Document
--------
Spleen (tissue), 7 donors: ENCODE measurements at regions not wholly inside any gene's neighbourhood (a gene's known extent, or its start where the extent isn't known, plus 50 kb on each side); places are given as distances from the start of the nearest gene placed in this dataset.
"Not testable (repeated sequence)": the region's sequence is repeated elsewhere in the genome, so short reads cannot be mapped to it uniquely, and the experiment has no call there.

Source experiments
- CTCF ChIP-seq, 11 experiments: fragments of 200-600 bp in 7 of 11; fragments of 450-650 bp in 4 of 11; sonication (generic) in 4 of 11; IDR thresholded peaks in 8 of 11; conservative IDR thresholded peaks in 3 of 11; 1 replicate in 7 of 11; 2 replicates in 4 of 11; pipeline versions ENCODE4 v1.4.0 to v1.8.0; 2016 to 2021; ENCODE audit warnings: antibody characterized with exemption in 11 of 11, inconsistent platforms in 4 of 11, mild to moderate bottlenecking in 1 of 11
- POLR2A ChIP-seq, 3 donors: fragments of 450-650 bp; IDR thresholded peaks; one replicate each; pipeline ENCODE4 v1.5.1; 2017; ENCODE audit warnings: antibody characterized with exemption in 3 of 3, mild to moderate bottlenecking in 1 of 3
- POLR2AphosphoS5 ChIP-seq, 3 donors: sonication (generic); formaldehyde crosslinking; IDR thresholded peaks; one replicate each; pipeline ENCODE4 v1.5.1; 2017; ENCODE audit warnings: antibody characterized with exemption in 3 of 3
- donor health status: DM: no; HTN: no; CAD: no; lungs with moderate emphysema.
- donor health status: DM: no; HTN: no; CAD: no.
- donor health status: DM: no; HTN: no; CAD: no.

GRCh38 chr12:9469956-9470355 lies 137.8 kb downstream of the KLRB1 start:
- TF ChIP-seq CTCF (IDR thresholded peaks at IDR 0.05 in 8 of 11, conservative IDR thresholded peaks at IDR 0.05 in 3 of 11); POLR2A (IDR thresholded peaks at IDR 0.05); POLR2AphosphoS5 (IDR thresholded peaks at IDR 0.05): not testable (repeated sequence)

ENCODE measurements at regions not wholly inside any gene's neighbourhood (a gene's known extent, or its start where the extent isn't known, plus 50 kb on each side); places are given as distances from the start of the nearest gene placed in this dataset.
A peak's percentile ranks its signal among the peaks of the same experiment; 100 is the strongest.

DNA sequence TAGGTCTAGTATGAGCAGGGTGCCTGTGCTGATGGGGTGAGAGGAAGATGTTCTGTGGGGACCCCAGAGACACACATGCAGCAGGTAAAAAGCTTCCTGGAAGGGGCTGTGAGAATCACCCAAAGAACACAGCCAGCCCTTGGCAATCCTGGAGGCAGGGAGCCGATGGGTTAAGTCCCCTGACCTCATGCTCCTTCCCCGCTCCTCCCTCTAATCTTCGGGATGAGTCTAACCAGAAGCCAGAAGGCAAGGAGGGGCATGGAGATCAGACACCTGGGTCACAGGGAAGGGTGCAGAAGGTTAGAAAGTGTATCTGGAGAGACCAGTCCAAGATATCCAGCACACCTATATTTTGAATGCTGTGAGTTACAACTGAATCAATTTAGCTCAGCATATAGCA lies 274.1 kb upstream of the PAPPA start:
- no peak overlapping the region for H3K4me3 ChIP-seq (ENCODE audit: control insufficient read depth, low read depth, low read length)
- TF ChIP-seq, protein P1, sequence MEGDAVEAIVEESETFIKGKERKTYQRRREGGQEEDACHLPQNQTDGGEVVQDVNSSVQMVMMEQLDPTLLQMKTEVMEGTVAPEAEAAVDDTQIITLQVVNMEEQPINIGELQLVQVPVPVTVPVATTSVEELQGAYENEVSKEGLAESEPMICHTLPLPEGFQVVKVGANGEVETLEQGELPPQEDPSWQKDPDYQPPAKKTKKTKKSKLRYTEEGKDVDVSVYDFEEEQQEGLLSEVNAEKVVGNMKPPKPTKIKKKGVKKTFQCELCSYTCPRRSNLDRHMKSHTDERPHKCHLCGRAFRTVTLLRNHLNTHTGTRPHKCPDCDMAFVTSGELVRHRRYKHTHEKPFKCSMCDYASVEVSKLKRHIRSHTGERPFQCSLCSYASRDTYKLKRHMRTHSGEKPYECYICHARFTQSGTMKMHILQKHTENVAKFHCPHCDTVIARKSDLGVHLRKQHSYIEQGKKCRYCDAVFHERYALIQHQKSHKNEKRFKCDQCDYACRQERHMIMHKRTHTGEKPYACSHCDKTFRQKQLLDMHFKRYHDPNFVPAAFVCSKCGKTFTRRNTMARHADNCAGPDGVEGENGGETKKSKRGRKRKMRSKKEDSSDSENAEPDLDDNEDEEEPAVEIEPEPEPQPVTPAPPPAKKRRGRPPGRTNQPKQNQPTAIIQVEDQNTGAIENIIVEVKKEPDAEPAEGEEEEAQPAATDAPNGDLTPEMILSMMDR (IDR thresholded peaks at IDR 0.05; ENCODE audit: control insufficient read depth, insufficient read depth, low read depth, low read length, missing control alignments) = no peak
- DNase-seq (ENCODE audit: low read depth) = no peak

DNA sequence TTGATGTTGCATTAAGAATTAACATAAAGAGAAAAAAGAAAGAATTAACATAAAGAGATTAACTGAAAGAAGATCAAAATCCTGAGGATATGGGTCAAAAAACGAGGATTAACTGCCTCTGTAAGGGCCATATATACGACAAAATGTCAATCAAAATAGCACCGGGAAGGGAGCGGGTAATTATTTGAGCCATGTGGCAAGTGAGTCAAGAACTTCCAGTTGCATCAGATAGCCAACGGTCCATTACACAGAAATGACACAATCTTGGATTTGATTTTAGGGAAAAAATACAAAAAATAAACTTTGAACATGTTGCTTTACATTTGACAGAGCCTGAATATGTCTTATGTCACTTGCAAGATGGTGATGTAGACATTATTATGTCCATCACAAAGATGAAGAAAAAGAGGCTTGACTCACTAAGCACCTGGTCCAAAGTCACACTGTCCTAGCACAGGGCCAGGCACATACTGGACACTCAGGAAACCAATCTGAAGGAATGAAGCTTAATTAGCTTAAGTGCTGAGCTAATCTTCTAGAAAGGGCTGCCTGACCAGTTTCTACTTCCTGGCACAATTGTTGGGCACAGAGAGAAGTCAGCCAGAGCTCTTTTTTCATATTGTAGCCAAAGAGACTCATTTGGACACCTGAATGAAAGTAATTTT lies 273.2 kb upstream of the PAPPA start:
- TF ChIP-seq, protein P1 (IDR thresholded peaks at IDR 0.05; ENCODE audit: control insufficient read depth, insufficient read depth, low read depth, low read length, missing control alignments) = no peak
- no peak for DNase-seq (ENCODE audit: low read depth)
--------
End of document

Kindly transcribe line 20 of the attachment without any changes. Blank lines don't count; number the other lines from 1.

- no peak for DNase-seq (ENCODE audit: low read depth)